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Perlstein's analysis looked at the core low-level de facto set of protocols for Web services, Soap, WSDL, and UDDI, as well as some of the higher-end protocols that include Business Process Execution Language for Web Services (BPEL4WS).
He also commented on the standards bodies involved in Web services, the Web Services Interoperability Organization (WS-I), which is led by Microsoft, IBM, BEA Systems and Liberty Alliance, and is spearheaded by Sun Microsystems.
Soap received a strong positive rating - the highest mark Perlstein handed out. He said its strengths include broad vendor support, broad tool support and it is relatively easy to use.
However, Soap is still a specification and has a lot of security holes and scalability issues. "The best thing about it is that it's simple," Perlstein said. "Incompatible implementations are a concern, although I suspect the market will weed that out."
He added that the growing complexity might raise concerns in the future. But by 2007, Soap would be used in approximately 60% of all new development projects, Perlstein predicted.
Perlstein gave WSDL, the specification for describing Web services, a positive rating, notably for its broad vendor support and growing tool support, as well as the fact that it is implementation-independent. "It's a generic technology that sits on top of whatever you happen to be using," he said.
WSDL's weaknesses included varying version support, complexity and its status still as a specification. "We're seeing a little fragmentation between the vendors, and what they're going to do with it," Perlstein added.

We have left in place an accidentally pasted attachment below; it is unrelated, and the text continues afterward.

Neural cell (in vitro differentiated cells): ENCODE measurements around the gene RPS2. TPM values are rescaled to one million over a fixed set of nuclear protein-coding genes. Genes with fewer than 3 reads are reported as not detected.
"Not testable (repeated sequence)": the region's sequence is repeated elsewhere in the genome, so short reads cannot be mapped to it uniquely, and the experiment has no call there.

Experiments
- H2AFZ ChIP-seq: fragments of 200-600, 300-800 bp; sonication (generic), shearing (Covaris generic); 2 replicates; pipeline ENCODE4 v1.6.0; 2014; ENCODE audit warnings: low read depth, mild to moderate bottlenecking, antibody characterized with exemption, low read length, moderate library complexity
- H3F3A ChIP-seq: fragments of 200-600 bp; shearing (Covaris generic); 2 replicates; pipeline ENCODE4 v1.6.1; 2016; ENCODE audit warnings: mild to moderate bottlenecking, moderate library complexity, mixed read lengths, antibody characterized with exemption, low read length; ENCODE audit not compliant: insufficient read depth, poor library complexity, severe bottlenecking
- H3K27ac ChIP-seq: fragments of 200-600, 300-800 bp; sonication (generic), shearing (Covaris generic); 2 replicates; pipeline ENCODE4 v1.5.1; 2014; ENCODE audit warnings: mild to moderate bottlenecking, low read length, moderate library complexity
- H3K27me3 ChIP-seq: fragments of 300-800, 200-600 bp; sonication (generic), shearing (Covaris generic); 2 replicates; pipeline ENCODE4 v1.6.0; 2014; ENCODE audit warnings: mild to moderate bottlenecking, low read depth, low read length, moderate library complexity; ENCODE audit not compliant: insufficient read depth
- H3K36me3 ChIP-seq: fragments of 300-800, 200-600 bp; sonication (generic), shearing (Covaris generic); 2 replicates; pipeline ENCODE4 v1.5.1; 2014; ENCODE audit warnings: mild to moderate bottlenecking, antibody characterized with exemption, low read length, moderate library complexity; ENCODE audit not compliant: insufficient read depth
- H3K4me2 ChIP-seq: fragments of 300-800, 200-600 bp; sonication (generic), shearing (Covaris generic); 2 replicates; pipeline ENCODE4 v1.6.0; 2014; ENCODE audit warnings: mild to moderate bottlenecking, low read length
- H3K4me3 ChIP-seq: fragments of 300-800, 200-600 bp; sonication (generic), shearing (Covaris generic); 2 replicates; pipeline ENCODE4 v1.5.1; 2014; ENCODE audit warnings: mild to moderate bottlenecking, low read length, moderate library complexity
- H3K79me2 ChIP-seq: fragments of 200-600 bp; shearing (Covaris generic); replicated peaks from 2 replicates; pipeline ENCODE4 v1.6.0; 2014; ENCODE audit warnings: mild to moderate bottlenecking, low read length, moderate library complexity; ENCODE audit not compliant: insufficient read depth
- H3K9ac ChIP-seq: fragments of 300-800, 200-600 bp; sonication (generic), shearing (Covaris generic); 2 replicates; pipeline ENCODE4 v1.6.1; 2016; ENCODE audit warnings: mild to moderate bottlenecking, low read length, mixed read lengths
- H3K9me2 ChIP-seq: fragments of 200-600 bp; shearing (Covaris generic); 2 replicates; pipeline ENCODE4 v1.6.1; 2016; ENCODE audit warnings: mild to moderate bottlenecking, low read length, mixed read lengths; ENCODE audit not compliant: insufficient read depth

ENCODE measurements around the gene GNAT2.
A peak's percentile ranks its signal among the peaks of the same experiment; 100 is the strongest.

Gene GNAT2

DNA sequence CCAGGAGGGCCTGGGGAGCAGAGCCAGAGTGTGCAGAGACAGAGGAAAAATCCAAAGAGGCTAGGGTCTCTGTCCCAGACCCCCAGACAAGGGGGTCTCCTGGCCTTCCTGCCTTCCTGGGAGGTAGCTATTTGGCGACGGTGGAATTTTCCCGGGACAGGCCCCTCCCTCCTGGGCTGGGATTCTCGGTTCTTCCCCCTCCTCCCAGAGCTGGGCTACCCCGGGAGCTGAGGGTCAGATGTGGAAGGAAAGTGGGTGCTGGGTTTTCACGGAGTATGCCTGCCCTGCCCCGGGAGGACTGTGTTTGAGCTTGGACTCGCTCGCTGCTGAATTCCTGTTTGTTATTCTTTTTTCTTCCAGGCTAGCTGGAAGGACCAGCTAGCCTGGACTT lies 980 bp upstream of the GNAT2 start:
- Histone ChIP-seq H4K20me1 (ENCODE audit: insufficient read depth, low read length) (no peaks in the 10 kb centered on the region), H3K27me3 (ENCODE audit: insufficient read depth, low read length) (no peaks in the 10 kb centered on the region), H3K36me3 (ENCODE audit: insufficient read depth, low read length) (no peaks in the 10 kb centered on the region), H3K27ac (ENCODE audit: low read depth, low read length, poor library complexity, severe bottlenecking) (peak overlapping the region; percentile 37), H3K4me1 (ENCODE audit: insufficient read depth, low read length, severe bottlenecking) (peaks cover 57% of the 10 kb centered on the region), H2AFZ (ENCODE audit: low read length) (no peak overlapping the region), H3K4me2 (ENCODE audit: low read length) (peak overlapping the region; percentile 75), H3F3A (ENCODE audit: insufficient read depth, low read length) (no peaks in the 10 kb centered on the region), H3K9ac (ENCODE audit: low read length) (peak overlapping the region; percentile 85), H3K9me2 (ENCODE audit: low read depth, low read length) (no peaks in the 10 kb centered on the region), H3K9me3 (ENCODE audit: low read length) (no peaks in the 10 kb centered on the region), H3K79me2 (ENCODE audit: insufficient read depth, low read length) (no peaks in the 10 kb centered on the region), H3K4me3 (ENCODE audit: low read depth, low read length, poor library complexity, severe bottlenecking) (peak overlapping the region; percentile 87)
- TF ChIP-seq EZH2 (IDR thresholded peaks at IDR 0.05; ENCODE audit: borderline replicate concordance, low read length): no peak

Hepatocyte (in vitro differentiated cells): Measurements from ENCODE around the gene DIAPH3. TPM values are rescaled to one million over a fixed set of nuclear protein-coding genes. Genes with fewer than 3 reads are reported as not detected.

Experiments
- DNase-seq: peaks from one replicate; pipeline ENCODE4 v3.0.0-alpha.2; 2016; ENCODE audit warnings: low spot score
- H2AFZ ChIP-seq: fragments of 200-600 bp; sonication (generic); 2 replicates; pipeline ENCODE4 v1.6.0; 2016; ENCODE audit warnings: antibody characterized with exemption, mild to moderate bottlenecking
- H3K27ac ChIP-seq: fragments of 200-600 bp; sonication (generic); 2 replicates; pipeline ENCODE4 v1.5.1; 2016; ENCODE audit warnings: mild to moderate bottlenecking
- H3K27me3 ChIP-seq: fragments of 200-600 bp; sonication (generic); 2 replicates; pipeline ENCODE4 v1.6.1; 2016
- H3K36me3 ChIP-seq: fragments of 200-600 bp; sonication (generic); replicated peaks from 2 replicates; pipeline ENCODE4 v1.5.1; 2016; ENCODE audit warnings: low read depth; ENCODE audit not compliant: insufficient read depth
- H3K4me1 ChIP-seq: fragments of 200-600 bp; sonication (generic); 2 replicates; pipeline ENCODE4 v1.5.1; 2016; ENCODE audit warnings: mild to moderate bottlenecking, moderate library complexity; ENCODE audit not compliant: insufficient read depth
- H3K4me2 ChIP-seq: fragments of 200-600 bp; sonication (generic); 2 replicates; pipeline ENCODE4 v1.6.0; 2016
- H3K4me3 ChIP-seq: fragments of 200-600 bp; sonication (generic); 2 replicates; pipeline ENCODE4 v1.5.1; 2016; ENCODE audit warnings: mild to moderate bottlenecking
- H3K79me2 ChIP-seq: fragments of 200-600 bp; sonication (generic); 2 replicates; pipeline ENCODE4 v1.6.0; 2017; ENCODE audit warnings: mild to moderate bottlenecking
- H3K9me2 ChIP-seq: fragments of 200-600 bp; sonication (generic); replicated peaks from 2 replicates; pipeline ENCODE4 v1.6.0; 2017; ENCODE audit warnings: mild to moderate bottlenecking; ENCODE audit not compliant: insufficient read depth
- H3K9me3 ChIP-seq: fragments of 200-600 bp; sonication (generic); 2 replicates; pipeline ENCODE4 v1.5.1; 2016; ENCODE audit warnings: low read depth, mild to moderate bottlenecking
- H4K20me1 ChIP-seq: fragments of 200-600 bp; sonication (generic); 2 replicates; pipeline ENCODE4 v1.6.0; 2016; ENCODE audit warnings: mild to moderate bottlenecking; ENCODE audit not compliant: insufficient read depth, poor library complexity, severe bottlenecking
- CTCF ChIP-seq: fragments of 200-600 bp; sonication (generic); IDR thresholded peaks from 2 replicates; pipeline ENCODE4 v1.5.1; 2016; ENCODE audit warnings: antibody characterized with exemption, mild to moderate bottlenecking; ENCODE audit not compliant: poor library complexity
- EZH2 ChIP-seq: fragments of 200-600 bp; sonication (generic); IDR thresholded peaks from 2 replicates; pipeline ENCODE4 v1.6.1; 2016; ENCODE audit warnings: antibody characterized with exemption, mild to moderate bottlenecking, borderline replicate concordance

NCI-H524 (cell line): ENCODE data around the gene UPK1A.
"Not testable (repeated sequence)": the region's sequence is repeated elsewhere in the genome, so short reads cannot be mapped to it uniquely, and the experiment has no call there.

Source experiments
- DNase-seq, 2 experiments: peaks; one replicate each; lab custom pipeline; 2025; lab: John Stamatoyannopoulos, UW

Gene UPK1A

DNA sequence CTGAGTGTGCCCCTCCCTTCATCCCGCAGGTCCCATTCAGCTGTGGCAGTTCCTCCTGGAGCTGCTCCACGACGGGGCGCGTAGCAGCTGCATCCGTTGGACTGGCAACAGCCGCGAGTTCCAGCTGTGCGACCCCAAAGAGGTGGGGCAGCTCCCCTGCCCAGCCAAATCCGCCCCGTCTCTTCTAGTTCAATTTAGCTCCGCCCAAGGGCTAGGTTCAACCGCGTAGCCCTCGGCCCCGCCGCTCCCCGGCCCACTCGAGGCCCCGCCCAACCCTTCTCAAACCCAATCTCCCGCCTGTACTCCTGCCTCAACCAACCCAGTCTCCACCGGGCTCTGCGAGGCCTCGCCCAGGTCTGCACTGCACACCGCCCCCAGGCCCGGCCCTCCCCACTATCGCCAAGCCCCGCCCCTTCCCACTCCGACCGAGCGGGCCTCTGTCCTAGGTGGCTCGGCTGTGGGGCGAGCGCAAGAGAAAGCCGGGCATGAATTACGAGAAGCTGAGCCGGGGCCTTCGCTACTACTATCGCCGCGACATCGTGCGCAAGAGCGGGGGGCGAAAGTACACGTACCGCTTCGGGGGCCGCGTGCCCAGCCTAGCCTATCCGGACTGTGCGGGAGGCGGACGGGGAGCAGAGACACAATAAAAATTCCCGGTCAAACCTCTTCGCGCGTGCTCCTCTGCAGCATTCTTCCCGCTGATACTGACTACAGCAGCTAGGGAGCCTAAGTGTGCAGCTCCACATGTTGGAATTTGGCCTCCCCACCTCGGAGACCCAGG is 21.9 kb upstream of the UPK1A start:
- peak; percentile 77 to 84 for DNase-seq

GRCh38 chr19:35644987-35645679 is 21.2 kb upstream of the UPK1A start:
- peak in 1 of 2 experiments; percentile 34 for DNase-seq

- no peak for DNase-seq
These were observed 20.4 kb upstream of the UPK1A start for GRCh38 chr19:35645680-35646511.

UDDI received a grade of promising, the lowest mark of the three low-level specifications, with Perlstein highlighting limited adoption and tools support, as well as the fact that the specification had not been submitted to the World Wide Web Consortium for ratification.
"This is the one layer where people are most confused," he said, adding that the hype far outweighed the reality of what can be done with UDDI.
There are strengths to UDDI, however, including growing vendor support, the recent move to the OASIS standards body, and advances being made to the specification.
Gartner expects that when versions 4 and 5 of UDDI emerge, in 2004 and 2005, public use of UDDI will begin, while internal use is beginning earlier and should continue to grow. "We don't see a good alternative to it at the moment," Perlstein said.
Higher up the Web services stack, Perlstein gave BPEL4WS a promising rating. Its strengths include the combination of technologies it inherited when subsuming Microsoft's XLang and IBM's Web Services Flow Language (WSFL) and the fact that it standardises process logic and interaction.
"The biggest threat is that a single standard is just not achievable. It might happen, but online in proprietary scenarios," Perlstein said.
In 2005, Gartner predicts that companies will be dealing with multiple implementations.
Perlstein also graded the Liberty Alliance and WS-I, giving a promising and positive mark, respectively.
"The war between Sun and Microsoft seems to be making progress. But history has shown that rivalry doesn't end easily," Perlstein said.
He ended by saying that companies should not wait for the final standards before embarking on Web services projects.
"Don't sit around waiting for everything to be finalised. If you do that, you'll be waiting forever," Perlstein said.